I was on a video call last week with the CEO of a professional services company who had spent the past month trying to make the office more appealing to his employees. Now that the doors were open, only 15 percent of his workforce had shown up.
"I'm looking across an office that seats 200 people and all I see is a dozen employees," he told me.
He was surprised, but I wasn't. Over the past few months, I’ve watched versions of this story play out time and again. In the data and in conversations with Fortune 500 leaders, I’m seeing an alarming disconnect between management and employees. As one technology CEO told me, “Executives think they're being progressive by offering three days in the office, but the new employee baseline is zero."
Ignoring this gap will skyrocket already high burnout rates and further fuel what's being called “the great resignation.”
People who worked from home this past year are exhausted. An Asana study showed that in 2020, 71 percent of employees experienced burnout at least once. The University of Chicago found that remote workers put in 30 percent more hours than normal during the shutdown. Another study by Microsoft showed that work-related messages sent between 6 p.m. and midnight jumped 52 percent.
But, paradoxically, people have also now seen what's possible: being present for their families, mid-afternoon walks and sleeping in. While they’re working more, they’re doing it on their own terms. The new employee baseline isn’t sitting in traffic for hours for three days a week; it’s not sitting in traffic at all.
All this places even more burden on already exhausted managers. Cisco, for example, announced they will “leave it up to teams themselves to determine how they’ll work best in this new hybrid world.” Imagine the poor manager who has to justify why her team has to be in the Glendale office each day when others can work from Hawaii. Suddenly her fiercest talent competition is from inside her own company.
The companies that best retain their people will be those who address burnout in a principled and consistent way. This requires taking intentional steps to improve employee wellbeing, starting where it counts most: at the manager level. The adage that “people don’t quit jobs, they quit managers,” has never been more true.
What can leaders encourage their managers to do?
Acknowledge Reality and Meet It Head-On
Problems don’t go away by ignoring them, so bring them into the open. Of course your people are being recruited, and almost no one wants to be back in the office five days a week. Tell your teams you understand the trauma they have been through, ask about their concerns and make yourself a source of coaching and support. Don’t force them to struggle in silence only to surprise you by quitting a month later.
Demonstrating that you want what’s best for them builds loyalty and trust. When I led People Operations at Google, I encouraged my direct reports to interview for other jobs every six months. It’s counterintuitive, but it showed them I cared about their careers. In every case, our relationship deepened—and my reports chose to stay. By supporting the members of my team as people, I gained outstanding employees who had made an intentional choice to work for me.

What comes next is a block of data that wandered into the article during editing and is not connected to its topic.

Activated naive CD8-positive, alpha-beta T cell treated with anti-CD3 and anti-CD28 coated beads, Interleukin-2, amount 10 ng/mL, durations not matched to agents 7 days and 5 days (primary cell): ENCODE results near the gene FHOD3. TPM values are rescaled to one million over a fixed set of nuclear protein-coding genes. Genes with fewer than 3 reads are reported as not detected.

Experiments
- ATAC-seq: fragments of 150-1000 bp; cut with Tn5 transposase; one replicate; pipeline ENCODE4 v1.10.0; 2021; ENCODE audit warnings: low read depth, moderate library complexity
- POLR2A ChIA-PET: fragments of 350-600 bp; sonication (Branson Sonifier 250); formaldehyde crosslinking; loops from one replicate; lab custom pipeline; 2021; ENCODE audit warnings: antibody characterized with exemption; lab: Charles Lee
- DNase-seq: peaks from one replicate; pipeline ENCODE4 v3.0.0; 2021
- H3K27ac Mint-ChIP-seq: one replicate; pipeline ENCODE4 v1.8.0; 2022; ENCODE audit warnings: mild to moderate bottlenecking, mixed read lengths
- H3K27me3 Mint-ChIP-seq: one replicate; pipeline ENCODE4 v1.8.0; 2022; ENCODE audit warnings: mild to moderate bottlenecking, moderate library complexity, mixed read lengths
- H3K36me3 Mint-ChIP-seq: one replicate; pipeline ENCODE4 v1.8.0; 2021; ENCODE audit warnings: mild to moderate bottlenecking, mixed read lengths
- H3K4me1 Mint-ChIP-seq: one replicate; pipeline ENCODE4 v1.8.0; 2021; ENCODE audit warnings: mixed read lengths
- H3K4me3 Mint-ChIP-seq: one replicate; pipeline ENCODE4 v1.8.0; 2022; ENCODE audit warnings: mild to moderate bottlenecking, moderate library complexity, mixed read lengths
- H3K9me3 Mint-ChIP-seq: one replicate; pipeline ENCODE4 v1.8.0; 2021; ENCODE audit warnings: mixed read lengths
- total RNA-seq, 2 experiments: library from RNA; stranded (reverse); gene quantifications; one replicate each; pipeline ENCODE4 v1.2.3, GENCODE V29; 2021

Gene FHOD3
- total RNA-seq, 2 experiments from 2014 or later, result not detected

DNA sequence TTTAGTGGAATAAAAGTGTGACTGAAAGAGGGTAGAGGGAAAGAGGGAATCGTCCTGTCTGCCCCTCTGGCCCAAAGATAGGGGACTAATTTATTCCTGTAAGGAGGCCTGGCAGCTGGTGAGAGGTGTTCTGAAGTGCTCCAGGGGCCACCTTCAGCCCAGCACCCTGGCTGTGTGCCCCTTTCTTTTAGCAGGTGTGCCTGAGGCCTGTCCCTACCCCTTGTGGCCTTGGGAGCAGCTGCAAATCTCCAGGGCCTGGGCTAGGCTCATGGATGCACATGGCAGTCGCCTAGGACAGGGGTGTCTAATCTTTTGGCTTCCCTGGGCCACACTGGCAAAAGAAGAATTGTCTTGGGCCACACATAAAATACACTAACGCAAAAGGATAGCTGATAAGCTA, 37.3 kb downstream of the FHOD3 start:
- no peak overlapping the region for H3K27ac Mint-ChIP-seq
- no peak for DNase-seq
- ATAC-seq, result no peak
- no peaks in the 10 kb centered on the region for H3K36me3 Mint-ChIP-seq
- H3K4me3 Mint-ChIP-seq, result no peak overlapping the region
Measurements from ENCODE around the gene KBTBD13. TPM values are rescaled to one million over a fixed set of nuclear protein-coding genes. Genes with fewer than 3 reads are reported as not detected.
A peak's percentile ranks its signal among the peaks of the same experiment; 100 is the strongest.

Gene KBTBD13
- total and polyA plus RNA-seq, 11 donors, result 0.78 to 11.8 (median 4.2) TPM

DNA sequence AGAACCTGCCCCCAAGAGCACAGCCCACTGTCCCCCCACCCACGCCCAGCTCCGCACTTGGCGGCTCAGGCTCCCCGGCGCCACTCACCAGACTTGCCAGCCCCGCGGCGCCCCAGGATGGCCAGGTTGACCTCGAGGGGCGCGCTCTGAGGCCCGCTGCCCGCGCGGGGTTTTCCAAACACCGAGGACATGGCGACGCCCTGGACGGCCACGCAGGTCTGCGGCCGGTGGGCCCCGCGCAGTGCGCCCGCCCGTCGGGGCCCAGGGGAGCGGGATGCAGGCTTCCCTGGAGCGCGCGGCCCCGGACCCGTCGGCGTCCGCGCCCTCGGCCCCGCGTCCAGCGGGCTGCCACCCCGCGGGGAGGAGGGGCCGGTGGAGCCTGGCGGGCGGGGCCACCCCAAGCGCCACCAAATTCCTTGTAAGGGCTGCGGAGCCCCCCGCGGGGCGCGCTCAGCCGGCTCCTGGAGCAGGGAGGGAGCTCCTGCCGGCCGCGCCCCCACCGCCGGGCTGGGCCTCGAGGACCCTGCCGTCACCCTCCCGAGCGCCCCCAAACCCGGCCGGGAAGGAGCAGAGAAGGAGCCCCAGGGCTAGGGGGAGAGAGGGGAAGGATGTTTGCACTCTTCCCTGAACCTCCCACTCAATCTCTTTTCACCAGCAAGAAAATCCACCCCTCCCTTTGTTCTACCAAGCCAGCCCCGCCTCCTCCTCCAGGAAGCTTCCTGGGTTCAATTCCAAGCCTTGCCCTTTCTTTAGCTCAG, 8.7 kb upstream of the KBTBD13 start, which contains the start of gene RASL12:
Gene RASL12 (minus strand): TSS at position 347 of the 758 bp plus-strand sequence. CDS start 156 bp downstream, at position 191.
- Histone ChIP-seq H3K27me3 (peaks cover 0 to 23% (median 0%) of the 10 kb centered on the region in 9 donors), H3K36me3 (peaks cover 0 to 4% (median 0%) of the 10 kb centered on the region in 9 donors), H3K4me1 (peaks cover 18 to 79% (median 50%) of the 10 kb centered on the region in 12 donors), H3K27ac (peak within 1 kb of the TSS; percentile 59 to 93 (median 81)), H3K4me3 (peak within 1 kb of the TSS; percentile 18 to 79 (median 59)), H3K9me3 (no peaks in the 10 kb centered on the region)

For Three Months, De-Prioritize Performance
If your team needs it, suspend the performance bar for even longer. Stressed-out people are not productive. Remember that if total productivity is up, it’s because your people have been working longer hours.
At my company, we instituted “recharge Fridays,” offering every other Friday as a day off so people can focus on their wellbeing. We were surprised to see no dip in productivity. In fact, we recently brought a new product to market in 30 days. If you give people the opportunity to breathe, they have the energy to sprint when it’s needed.
Bring Everyone Together on Wednesdays
Or Tuesdays. Or Thursdays. The important thing is to pick a day when the majority of the team will be together in person. Then be purposeful in how you use that time.
People are social animals and part of why offices exist is to feed our need for connection. Ease into it by starting with one or two days back, centering those days on your team’s social needs. Host all-hands meetings, do collaborative work like brainstorming, hash out the simmering product disagreements or simply take the team out for lunch.
Actually Address What People Are Asking For
There's an entire industry focused on surveying employees, but only 8 percent of people think their organization takes action based on feedback. For years, your teams have been telling you what they want, but if you’re like most companies, you won’t have made substantive changes. Listening alone won’t cut it anymore. Act.
Here’s what I’ve learned in my career: People want to do purposeful work for managers who value them and take their personal needs seriously. Attentive, compassionate actions, implemented at the team level, are the fastest way to address burnout and reduce attrition.
Longer term, making work meaningful, managers more supportive and organizations more inclusive will be worth far more to employees than simply being able to take a meeting from their living room.
Ask yourself: Do you think your people want to work for you? And if not, what are you going to do about it?
This piece was originally published by SHRM.